The problem of unfamiliarity is far more acute, of course, in the case of contemporary music, yet it can still be difficult to sell a programme of works by Samuel Scheidt or Thomas Arne or Jean-Henri D'Anglebert or Giuseppe Torelli or Antonio Líteres, composers whose works have come to emit a lesser radiance across the centuries. Their music is, of course, fantastic, but you couldn't describe it as familiar, except perhaps to a handful of experts. No artistic director of a festival would want to adopt the musical supermarket approach with Vivaldi's Four Seasons recurring as frequently as the eponymous pizza. Actually, I do wonder whether anyone does go to these quattro stagioni concerts that are fly-posted on every available surface of a town like an urban paper rash that flares up for a few days and then mysteriously disappears. But for the success of a festival you do have to attract a faithful audience, often with the lure of the familiar to explore and experience the unfamiliar. Let's take Vivaldi as an example. The four concertos of the Four Seasons form part of a set of twelve that were published in 1725 with the title 'The contest between Harmony and Invention', and dedicated to a Bohemian count. In the early years of the Lufthansa Festival, Ivor Bolton and the St James's Baroque Players featured the other eight concertos as well as other little-known works by the Italian composer who had such a profound influence on Bach and the virtuoso concerto idiom he exploited in the Brandenburgs. A highlight of this musical exploration of little known Vivaldi was the performance of his three then all-but-unknown serenatas in concerts by St James's Baroque Players. These became showcases for excellent young singers destined to make a mark on the international opera circuit. For example, the 1989 performance of Vivaldi's La Senna festeggiante at St James's Church featured the baritone Gerald Finley and the mezzo Susan Bickley. Ivor was particularly good at finding such singers through his work at the National Opera Studio and Glyndebourne, and the sheer quality of their voices brought out the previously unknown qualities of the music. Ivor's own career as a conductor had, of course, quickly progressed to the opera house and he continued to invite international vocal stars such as the Swedish soprano Katarina Karnéus who sang in Purcell's Dido and Aeneas in the 1998 Festival. Fortunately, BBC Radio 3 recorded that concert in St John's, so we can hear a little of that famous lament, so beautifully sung on that occasion.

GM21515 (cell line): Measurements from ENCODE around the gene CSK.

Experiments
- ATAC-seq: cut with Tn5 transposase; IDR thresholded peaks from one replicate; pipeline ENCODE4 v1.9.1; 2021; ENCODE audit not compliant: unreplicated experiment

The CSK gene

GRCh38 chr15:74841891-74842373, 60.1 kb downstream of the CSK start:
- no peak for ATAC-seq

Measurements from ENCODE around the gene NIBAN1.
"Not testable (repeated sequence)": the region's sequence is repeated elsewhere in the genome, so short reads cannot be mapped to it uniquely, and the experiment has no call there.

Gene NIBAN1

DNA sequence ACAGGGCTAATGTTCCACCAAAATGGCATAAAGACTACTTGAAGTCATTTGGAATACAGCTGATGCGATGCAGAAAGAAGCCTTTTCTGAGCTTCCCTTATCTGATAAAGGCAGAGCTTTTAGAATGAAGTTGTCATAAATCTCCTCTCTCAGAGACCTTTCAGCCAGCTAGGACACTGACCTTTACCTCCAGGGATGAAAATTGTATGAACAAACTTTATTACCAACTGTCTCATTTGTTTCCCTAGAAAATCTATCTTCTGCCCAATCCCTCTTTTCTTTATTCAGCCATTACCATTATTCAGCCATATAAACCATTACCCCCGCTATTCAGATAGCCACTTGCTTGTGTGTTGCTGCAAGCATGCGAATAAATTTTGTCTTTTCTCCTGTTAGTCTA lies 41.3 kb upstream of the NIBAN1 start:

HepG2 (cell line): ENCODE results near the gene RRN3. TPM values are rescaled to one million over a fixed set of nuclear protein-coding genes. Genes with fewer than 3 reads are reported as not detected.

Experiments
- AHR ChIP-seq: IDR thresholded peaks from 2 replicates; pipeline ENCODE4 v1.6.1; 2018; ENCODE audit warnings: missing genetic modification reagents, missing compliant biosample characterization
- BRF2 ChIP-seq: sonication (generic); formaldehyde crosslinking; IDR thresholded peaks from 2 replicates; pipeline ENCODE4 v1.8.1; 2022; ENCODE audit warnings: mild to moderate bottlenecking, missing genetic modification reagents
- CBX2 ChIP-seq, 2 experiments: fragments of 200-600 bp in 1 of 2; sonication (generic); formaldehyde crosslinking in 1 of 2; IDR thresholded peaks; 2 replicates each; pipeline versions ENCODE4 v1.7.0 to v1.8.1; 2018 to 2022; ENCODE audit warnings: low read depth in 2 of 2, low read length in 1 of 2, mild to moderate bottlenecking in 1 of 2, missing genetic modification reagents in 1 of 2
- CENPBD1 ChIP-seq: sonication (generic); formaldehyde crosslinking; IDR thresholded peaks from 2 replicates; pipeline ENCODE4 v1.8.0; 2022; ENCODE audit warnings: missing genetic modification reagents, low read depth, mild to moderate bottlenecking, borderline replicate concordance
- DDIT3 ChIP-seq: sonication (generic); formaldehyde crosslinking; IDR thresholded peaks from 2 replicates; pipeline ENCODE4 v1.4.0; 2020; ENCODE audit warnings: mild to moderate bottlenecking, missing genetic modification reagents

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Many stars made their London debut or rare London appearances at St James's, and the tradition has continued at St John's. Many of those who performed at the Lufthansa Festival in the early years developed a long-term relationship with it, returning time and again and becoming part of its extended family of performers. Among many others were Tafelmusik, Joshua Rifkin and the Bach Ensemble, Fabio Biondi and L'Europa Galante, the Freiburg Baroque Orchestra, the Akademie für Alte Musik Berlin, Concerto Köln, Cantus Köln, Al Ayre Español, Hespèrion XXI, and many, many others. Special relationships were forged with soloists such as the male alto Andreas Scholl, who first sang at the Festival in 1997 with La Petite Bande in St James's, and again, two years later, with his sister Elisabeth in St John's. An unforgettable experience for both myself and my immediate successor as Artistic Director, Kate Bolton, was a visit to the Scholl family in their home town of Kiedrich in September 1997, together with Bernhard Jung and Willi Vogler, our stalwart supporters at Lufthansa. We were shown round the parish church where the younger Scholls had belonged to the choir, and were treated to the tasting of local Rheinland wine in the family home. Let's hear a little of Andreas's magical voice, in Bach's cantata 'Vernügte ruh'', BWV 170.